Maybe the name ‘Xenoglossy’ might not be that ‘huge’ (yet), but actually Xenoglossy Productions are a not-to-underestimate-label (from Italian soil) at all. Illuminated Manuscripts, Deathvoid or Gonemage; it’s just a limited yet interesting collection of acts on this label, which do deserve any additional support.
I’ll keep it short. This review deals with an album by the project Batrakos, a combo of absurd noisemakers, which contains the members behind the label – Heliogabalus (noise, effects, samples) and Stilgar (synths, shortwave radio). Together with Glossolalia’s curator Kuranes (guitar feedback, bass, noise; also known from e.g. Maestus, Gash or Occulsed), they are active as Batrakos too. And La Pagoda Dell’Irrealtà indeed gets released via, and so on and so on…
It's actually a six-piece experience, clocking about thirty-three minutes, available digitally as well as on tape. The cassette-edition, by the way, is a special one, with cardboard paper (I like that minimalistic approach enormously), but it’s a limited edition (of course). But believe me if I say that the audible content exceeds that visual connection (courtesy of Rednorthernwitch).
The album brings a symbiotic form of Experimental, Noise, Field Recordings and Electronics, with conceptual references to the South-East Asian and Oceanic area (the Oriental background melodies in Suoni Di Un Bordello Della Periferia Di Vientiane [which is the capital of Laos, for your information], for example, are like a manifest). The ‘Music’ (yeah, whatever you will / can call this sonic creativity) gets constructed around harsh and loud textures especially, penetrated by loads of vocal sampling. I’ll get little deeper into both these things, those samples and the ‘instrumentation’. The better instrumental part was done on keyboards, mainly manipulated and filled with loops and effects. Static noises, rumbling sounds, shrieking tunes and more; this noisy experience is both dynamic and paralyzing, both compelling and appeasing. Metallic sound-sculptures and organic aural waves get channeled in well-thought regulated arrangements, yet without losing the catatonic sequelae. A couple of times, like in the title track, things turn into an abyssal dimness, with low-tuned and down-tuned (piano?) keys, doomed and voidlike. Also the introduction of tampered strings and percussions works surprisingly well when used at their specific moments of glory. And one cannot ignore the mesmerizing consequences created by white noise and enigmatic drones.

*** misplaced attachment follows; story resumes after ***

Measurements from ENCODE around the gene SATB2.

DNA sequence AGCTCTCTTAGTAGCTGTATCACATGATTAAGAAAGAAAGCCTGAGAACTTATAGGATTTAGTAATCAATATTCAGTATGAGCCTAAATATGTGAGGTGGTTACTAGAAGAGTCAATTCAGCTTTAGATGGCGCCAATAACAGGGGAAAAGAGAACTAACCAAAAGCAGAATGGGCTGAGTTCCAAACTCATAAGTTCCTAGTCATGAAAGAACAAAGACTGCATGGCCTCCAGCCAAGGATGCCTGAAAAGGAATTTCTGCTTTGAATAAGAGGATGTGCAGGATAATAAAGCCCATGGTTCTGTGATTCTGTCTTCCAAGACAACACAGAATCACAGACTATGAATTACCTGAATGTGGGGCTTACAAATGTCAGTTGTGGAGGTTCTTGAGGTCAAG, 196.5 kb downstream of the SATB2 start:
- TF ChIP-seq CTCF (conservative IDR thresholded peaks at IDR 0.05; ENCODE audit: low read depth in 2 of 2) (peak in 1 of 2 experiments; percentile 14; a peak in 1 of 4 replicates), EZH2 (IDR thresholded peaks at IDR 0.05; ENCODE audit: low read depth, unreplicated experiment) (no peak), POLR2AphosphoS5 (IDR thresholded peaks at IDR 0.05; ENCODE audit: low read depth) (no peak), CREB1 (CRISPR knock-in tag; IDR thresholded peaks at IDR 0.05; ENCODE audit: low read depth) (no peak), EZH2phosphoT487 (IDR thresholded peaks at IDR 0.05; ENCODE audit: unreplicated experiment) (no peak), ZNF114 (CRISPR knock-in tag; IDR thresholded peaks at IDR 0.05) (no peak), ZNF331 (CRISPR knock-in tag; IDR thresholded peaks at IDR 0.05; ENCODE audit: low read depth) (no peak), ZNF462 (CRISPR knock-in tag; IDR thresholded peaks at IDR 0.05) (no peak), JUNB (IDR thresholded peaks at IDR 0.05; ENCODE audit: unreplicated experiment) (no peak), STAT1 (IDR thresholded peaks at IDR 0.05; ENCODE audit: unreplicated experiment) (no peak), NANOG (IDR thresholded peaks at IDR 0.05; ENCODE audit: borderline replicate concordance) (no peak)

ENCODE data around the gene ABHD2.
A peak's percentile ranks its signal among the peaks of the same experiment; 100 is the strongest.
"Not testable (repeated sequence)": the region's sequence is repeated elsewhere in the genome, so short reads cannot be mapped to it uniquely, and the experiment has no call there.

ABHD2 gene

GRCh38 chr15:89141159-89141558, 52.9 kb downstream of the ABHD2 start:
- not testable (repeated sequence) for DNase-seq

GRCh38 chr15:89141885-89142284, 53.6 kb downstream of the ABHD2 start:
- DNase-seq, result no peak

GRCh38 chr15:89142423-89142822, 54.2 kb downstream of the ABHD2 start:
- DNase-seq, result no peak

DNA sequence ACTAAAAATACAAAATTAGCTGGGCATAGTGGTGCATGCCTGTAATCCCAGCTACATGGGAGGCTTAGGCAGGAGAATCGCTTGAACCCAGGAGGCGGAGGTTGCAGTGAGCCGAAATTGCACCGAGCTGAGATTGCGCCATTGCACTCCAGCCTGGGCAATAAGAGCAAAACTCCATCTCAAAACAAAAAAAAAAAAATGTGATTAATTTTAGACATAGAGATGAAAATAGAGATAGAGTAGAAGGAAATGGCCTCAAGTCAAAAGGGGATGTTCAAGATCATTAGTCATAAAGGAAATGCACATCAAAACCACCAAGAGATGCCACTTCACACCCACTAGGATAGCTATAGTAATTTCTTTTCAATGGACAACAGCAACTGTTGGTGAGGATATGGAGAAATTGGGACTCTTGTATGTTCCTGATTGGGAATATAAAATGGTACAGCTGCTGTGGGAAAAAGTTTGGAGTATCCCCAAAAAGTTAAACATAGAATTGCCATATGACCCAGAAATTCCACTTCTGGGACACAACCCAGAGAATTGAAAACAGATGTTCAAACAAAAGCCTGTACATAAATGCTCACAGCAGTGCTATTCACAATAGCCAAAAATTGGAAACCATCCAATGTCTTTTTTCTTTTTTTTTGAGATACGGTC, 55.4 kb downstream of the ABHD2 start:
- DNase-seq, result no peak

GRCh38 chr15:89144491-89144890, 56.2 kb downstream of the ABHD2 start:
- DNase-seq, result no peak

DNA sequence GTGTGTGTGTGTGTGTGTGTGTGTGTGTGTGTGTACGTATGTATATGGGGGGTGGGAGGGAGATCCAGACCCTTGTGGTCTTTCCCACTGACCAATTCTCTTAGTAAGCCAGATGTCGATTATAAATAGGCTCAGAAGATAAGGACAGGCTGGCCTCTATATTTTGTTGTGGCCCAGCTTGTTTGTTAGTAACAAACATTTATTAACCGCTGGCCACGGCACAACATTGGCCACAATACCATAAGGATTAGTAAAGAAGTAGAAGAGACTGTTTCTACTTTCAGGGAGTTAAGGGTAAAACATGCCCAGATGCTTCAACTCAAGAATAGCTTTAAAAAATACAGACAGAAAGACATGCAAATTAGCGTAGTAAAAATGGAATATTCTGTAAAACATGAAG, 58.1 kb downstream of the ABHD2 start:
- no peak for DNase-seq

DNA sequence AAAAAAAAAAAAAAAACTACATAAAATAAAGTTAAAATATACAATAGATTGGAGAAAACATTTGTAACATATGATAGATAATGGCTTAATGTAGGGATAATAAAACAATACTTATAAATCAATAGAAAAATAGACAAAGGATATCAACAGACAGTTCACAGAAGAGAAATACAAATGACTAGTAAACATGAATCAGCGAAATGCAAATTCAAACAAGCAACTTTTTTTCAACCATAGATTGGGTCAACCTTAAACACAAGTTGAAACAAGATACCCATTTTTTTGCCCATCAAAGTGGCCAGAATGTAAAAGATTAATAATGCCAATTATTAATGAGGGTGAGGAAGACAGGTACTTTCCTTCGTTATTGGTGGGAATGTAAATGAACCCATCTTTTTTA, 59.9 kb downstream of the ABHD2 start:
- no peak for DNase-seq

The use of samples, as said, goes organically well with the ‘real’ instruments. There are the vocal ones, and the field-recorded additions. The samples voices come from different sources: radio transmissions and the likes, in different languages, and from multiple sources: conversations, announcements, online narrations, song-excerpts, and so on. At first it sounds strange – especially when noticing that the many tongues used are not always known. Yet then again, after several listens, it seems to make sense, as part of the whole concept. Besides the vocal additions, there are samples as well from natural origin (weather-laden things), from games, or from archaic basic, the so-called Musique Concrète-kind, with bleeps, ANW-like injections, PE-oriented insertions, and industrial touches. They are multifarious, but (luckily) they are not used with exaggeration.
Uncanny, surreal, disturbing, extreme, out-of-the-box…